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Back Off My Bit!!
Hello HorseForum :)
I've run into a bit of a bump in the road in Cowboy's training progress... Cowboy is my 5 year old (technically turns 5 next Sunday) OTTB. He never actually raced, but did train for the track. We've had him about a year now, and he's been doing AMAZINGLY well. He's a very quick learner, and is super mature.
Unfortunately, I've come to a problem I don't know how to fix. Cowboy has BAD transitions, mainly downward. Canter to a trot is terrible. What he does, is he throws his weight on his forehand, and leans into the bit, almost to the point where he rips the reins from my hands. Trot to a walk isn't as bad, but not very good. He will sometimes lean on the bit at the trot. My trainer wants to bit him up, but I'm ... Very against it. He's already in a slow twist.
I know that putting a bigger bit in his mouth will just make him more hard mouthed, so I want to fix the actual training issue. I'm just not sure how to go about that.
Also, another side issue: I'd like to get him more responsive to my aides in general. Listening to the bit more quickly, and also listening to my leg. He's just a bit slow... Kind of like me :lol: Ways to do this?
Thank you very much in advance!! This is a great forum, that always gives great help :) I'll be glad to provide more information as needed.
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Darn I read an article the other day on retraining OTTB for dressage and it had a LOT of good tips.. can't find it. Will post it another day once it has been found.. it will probably help.
First and foremost, get him responsive to your aids. Don't even worry yourself over the transitions right now, until he will respond immediately to the basic aids.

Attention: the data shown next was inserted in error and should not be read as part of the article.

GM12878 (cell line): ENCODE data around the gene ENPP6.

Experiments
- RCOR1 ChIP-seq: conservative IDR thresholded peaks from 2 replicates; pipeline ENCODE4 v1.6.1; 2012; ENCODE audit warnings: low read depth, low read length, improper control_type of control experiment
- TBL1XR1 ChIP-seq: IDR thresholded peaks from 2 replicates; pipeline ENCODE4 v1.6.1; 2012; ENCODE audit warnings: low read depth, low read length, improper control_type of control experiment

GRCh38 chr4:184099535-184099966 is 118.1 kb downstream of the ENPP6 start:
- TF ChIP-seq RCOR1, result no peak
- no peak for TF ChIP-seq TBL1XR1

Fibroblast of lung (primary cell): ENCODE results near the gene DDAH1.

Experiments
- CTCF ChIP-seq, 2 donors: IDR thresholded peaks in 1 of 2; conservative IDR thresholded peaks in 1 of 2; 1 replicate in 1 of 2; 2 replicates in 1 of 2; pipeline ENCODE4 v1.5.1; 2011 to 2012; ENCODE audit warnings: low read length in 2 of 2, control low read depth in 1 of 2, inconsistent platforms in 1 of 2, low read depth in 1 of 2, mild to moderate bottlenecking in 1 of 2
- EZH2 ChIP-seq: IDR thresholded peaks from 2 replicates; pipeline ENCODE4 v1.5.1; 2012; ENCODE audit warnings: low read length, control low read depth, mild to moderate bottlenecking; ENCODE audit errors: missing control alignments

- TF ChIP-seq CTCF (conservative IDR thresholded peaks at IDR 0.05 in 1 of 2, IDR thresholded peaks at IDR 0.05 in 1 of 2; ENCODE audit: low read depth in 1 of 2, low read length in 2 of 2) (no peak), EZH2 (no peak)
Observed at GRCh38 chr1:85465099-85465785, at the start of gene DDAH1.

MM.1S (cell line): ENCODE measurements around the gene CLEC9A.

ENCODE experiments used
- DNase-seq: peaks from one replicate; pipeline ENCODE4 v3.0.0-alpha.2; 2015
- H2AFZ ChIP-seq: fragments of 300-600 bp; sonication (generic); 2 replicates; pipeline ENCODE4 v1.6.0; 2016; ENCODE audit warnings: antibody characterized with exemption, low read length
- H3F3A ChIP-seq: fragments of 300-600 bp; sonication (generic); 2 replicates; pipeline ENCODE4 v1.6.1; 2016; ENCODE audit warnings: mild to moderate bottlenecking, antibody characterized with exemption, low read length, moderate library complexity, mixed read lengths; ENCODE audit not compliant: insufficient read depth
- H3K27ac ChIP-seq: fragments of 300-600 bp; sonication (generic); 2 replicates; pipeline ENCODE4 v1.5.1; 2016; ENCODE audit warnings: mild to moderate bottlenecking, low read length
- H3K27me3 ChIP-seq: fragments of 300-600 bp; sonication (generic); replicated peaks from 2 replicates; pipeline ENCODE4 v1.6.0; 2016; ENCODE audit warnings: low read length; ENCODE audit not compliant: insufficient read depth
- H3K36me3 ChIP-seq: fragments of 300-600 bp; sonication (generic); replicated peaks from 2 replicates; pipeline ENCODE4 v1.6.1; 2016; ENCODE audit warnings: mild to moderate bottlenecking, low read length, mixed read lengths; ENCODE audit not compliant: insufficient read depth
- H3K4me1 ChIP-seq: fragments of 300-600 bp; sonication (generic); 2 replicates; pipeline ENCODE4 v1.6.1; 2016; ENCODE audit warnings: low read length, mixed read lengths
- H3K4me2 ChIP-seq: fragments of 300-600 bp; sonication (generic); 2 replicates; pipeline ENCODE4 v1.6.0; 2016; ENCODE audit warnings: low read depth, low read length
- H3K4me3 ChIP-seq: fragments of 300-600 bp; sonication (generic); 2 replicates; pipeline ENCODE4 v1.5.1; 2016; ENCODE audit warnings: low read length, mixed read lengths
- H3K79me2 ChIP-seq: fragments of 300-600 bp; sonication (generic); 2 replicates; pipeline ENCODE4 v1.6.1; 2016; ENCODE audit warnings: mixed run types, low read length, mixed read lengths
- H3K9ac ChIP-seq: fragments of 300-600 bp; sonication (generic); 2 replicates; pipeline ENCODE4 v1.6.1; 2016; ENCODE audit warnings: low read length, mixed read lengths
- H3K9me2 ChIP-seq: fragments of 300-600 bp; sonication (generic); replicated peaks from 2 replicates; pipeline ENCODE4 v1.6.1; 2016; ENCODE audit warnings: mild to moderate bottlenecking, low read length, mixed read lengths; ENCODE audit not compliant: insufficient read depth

Start with halt-walk-halts. Ask him to walk off lightly with a touch of your calf and movement of your seat. No reaction, then give him a flick over the backside or behind your leg with a Dressage whip. It shouldn't take him long to figure out that it's easier to go from the light aid.
Same deal for the downwards aids, let him walk, then stop your back and touch the rein for a halt. If he doesn't halt, then a quick 'hey you, wake up!' on the rein will encourage the halt. Again, it won't take him long to learn to respond to the light aid.
You say you are 'slow', is this in terms of your reactions on the horse? Because if your reactions are not lightening fast, you're never going to train a horse to be light. Work on that one!
Now your canter-trot transitions, I believe this is stemming purely from lack of balance and probably lack of confidence on both sides.
If you don't have a balanced canter, you won't get a balanced transition.
Initially I would ride literally millions of walk-trot-halt-trot-walk transitions, get them spot on and staying in balance.
SO many people think downward transition and take their leg off. The leg is there to tell the hind legs to keep coming. Take the leg off and pull the reins, it is the riders fault, not the horse's, that the horse goes splat on it's front legs and loses balance. Especially if you are not blessed with a horse that has it's weight naturally over the hind legs.
Stay on a 20m circle, and aim to ride a transition every 1/4 circle. I don't give a rats backside where the horse's head is, if it looks pretty etc. You just need to be effective, and once you are effective with a reactive horse, it will start to look pretty.
Pick up a loose, balanced trot, leg yield off your outside leg towards a 15m circle, then back out to a 20m circle. Do this a few times until the horse is yielding softly off each leg, remaining in balance.
On yielding back out, at around 18m, slip in your canter aid and continue to ask for leg yield out. Canter for only a few strides, then come back to trot by imagining you are nailing yourself to the ground. Stop your body, engage your core and squeeze your leg on. Keep your body upright, you should not need to use the reins unless he runs through this aid. In that case, a quick upwards 'hey you, listen!' on the outside rein will suffice. As soon as you get back to trot, ride forwards, and continue the leg yield exercise. Asking the trot to be bigger or smaller each 1/4 circle, and sprinkle the canter in here and there. It is so important to keep the hind legs coming through in every transitions, or you will force the horse onto the forehand.